Over 2 million people in the UK have their food choice dictated by their allergy/intolerance, and 22% of the population believe they have a food allergy: these are basic facts with profound implications for the hospitality sector.
Last week, H & C News attended the FATC conference outlined below and – along with quite a number of the delegates attending – started to get to grips with the detail and realities of an issue to which we shall be returning regularly.
Problem – or opportunity?
The food service supply chain is being required by legislation to change its approach – major changes to Food Labelling Laws will affect ALL parts of the chain, including hospitality – but market forces will have even more impact. Quite simply, 22% of the population, plus their friends and relatives, will require hospitality establishments to serve their needs – or take their business elsewhere.
Time, therefore, to take a serious look at how your business is addressing and preparing for this issue and – for many – to treat it as an opportunity, not just a problem.
Over 80 businesses seek advice
Over 80 businesses from across the country attended the launch event for The Food Allergy Training Consultancy (FATC) to gain advice on how to fully prepare for massive changes to food labelling legislation taking place next year. The event, held at the Novotel Hotel in Southampton, saw over 25 major UK organisations supporting the activities by speaking at the event, sharing their expertise, and showcasing fantastic ‘free-from’ products to delegates.
Major changes to EU Food Labelling Laws
There are an estimated 21 million adults in the UK who suffer from at least one allergy, yet many food businesses have little knowledge in this area, and many are unaware of the imminent legal changes. From December 2014, current EU food labelling laws will change: all establishments or suppliers providing food products will need to provide full allergy information to customers.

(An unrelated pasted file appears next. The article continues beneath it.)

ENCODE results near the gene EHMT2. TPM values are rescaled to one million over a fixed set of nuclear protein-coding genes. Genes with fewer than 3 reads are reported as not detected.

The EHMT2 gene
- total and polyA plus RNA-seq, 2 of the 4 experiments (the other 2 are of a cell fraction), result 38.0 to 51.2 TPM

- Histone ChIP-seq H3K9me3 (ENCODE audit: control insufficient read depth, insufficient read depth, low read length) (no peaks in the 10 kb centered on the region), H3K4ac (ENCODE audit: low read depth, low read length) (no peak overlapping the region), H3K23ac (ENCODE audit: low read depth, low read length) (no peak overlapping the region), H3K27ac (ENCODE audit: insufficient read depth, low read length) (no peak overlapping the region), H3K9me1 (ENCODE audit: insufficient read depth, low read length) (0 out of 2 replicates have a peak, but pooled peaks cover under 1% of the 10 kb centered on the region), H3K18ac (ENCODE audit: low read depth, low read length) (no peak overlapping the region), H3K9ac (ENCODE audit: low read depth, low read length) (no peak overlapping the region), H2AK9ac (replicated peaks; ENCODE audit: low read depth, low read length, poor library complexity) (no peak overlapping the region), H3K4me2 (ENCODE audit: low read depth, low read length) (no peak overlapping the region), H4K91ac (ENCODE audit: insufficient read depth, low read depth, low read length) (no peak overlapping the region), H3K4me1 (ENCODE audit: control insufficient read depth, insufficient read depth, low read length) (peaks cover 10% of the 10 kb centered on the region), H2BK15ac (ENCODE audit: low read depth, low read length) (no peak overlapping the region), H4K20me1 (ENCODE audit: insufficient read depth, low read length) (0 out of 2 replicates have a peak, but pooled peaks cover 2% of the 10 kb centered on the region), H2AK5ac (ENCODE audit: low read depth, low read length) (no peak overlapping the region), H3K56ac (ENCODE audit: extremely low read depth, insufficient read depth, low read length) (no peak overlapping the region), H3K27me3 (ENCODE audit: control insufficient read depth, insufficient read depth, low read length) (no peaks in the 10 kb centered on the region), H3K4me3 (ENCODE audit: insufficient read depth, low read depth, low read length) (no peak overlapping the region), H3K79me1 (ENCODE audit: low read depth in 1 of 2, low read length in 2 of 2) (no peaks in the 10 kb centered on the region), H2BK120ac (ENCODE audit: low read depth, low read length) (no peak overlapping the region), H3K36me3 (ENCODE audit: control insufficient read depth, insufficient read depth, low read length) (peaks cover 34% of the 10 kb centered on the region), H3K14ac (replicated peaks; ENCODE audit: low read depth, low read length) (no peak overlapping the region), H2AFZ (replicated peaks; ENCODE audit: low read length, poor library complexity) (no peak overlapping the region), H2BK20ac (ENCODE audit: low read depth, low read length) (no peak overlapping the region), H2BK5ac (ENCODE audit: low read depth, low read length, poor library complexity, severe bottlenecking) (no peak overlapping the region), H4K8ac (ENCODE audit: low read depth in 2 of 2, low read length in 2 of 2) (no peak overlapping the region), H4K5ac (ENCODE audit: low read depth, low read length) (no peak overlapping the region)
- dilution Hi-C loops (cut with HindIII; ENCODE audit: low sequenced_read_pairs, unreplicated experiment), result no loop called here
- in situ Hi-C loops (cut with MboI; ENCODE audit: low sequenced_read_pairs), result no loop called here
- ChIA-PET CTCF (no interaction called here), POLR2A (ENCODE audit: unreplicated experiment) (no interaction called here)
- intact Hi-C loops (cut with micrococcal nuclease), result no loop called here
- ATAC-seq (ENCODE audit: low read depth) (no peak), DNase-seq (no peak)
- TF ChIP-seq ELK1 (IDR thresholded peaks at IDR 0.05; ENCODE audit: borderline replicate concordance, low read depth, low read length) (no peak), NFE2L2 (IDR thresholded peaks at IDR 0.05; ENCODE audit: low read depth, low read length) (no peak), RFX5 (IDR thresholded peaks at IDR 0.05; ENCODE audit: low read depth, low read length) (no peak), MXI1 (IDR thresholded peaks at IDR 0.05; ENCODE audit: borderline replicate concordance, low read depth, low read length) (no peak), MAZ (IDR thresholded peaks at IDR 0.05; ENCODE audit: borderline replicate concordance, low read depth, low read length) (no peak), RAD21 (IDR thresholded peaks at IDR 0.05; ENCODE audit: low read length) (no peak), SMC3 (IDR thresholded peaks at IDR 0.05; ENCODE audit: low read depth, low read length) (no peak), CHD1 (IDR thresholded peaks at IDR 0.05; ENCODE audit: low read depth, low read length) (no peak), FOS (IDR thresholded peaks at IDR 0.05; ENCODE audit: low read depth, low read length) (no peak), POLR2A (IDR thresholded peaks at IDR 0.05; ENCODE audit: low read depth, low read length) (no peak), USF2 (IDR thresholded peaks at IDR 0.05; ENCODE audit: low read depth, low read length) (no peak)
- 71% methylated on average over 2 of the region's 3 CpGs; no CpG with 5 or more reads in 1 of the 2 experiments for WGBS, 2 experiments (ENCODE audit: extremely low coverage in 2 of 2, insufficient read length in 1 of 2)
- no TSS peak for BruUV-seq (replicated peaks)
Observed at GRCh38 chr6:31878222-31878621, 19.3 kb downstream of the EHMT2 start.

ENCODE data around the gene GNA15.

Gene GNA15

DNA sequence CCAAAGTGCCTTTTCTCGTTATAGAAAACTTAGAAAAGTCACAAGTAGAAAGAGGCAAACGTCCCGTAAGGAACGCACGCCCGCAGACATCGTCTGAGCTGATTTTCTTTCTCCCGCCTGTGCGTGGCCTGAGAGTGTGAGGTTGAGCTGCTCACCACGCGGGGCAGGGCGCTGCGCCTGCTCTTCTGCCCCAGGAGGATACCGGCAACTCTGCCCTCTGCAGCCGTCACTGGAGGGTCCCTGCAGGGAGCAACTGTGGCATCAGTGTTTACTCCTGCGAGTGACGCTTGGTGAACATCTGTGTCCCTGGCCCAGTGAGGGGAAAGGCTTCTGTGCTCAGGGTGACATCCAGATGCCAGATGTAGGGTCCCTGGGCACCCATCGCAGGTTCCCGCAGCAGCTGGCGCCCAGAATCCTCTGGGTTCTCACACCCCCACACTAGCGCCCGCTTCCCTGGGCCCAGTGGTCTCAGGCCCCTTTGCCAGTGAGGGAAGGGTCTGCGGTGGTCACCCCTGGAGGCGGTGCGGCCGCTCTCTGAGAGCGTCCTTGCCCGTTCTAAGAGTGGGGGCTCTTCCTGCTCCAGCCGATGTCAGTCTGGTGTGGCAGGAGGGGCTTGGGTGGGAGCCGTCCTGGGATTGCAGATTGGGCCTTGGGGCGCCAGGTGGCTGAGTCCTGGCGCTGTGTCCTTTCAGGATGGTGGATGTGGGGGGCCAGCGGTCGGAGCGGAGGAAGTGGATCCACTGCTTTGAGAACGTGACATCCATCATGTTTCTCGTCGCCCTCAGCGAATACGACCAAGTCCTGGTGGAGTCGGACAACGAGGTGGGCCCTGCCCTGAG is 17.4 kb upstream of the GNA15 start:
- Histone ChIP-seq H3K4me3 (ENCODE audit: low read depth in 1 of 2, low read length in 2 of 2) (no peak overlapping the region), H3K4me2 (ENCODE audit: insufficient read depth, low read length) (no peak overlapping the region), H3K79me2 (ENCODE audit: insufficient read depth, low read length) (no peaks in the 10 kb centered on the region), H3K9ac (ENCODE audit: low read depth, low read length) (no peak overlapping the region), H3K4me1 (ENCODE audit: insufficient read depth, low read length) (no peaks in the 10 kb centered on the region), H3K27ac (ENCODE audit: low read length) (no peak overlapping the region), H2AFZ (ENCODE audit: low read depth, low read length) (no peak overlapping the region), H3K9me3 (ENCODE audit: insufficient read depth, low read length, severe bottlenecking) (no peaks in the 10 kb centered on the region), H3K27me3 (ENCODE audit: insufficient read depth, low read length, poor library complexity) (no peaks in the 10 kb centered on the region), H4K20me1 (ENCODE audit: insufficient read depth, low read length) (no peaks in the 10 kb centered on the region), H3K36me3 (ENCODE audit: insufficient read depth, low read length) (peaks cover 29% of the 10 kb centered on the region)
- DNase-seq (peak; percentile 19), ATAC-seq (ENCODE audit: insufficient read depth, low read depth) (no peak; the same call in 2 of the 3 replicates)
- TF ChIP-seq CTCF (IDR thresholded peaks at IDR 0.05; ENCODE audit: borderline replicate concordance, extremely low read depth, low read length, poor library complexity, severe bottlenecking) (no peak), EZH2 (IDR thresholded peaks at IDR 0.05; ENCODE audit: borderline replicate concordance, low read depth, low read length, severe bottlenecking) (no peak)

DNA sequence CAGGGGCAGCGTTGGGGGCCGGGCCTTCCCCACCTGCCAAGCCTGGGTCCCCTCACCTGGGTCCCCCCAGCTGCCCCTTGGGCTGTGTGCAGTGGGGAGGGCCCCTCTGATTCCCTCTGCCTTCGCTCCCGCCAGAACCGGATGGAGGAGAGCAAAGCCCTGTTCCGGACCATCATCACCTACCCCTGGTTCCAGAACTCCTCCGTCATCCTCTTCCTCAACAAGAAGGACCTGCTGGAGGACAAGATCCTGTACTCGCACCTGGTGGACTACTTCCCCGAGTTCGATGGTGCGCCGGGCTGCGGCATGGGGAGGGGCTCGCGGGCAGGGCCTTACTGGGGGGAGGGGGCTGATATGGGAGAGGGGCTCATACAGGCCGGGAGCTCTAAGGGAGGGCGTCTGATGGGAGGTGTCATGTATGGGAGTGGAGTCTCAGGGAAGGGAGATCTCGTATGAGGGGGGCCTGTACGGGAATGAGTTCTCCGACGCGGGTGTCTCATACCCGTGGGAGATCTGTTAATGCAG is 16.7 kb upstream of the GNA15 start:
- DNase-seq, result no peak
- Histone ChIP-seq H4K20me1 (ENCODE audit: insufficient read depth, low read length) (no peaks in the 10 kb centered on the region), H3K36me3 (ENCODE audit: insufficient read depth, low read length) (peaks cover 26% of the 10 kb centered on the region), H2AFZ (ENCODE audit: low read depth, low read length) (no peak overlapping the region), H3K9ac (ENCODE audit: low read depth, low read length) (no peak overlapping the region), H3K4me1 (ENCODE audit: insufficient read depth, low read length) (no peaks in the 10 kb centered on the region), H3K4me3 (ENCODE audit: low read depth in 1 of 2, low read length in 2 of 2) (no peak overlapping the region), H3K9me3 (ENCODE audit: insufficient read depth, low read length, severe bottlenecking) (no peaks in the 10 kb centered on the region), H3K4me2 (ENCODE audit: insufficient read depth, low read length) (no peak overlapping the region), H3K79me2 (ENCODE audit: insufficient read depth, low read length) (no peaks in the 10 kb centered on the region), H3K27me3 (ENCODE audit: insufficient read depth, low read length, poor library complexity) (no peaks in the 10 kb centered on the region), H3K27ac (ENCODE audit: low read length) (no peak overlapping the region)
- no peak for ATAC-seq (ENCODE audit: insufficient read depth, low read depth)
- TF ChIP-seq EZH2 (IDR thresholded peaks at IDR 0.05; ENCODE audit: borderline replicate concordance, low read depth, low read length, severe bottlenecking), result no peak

There are 14 different food allergens which will need to be clearly listed in order to comply with the new laws. This includes on packaging, menus, shelving or information provided by staff (who will need to know the contents of each product). Trading Standards will be enforcing the new requirements once they come into force and non-compliance could result in prosecutions.
Best practice advice
The launch event saw key industry leaders come together to explore the issue in depth and advise on the best practice techniques to succeed in this area.
Catherine Salloux opened the event highlighting the major progress that ASK Italian has made to their menus to identify nut contents, vegetarian suitability of meals, and the development of Non Gluten Containing Ingredients (NGCI).
22% believe they have a food allergy
Lynne Regent, CEO of The Anaphylaxis Campaign provided some hard hitting facts. 22% of the population believe they have a food allergy, meaning the issue is not niche and is indeed on the increase worldwide. 1/50 children will have a nut allergy, and peanut allergy cases alone have tripled in the last decade. There are around 20 recorded deaths per year as a result of a food allergy.
Food allergy mum and Journalist, Alexa Baracaia, spoke from the heart on life as a mum of a 3 year old with multiple food allergies. The reality means suitable foods are either not available or not easily accessible. The weekly shop means visiting 8-10 different supermarkets, followed by calls to manufacturers to clarify the contents and factory processes (for risks of contamination), and companies often take weeks to respond. She highlighted key suppliers and what food companies can do to win business from a food allergy customer.
Sue Hattersley from The Food Standards Agency, spoke about the legislation specifically. Over 2 million people in the UK have their food choice dictated by their allergy/intolerance. Some can react to as little as 1mg of food. Labelling changes must be complete by 13th December 2014, and must be available upon request on menus, in information folders or verbally by trained staff.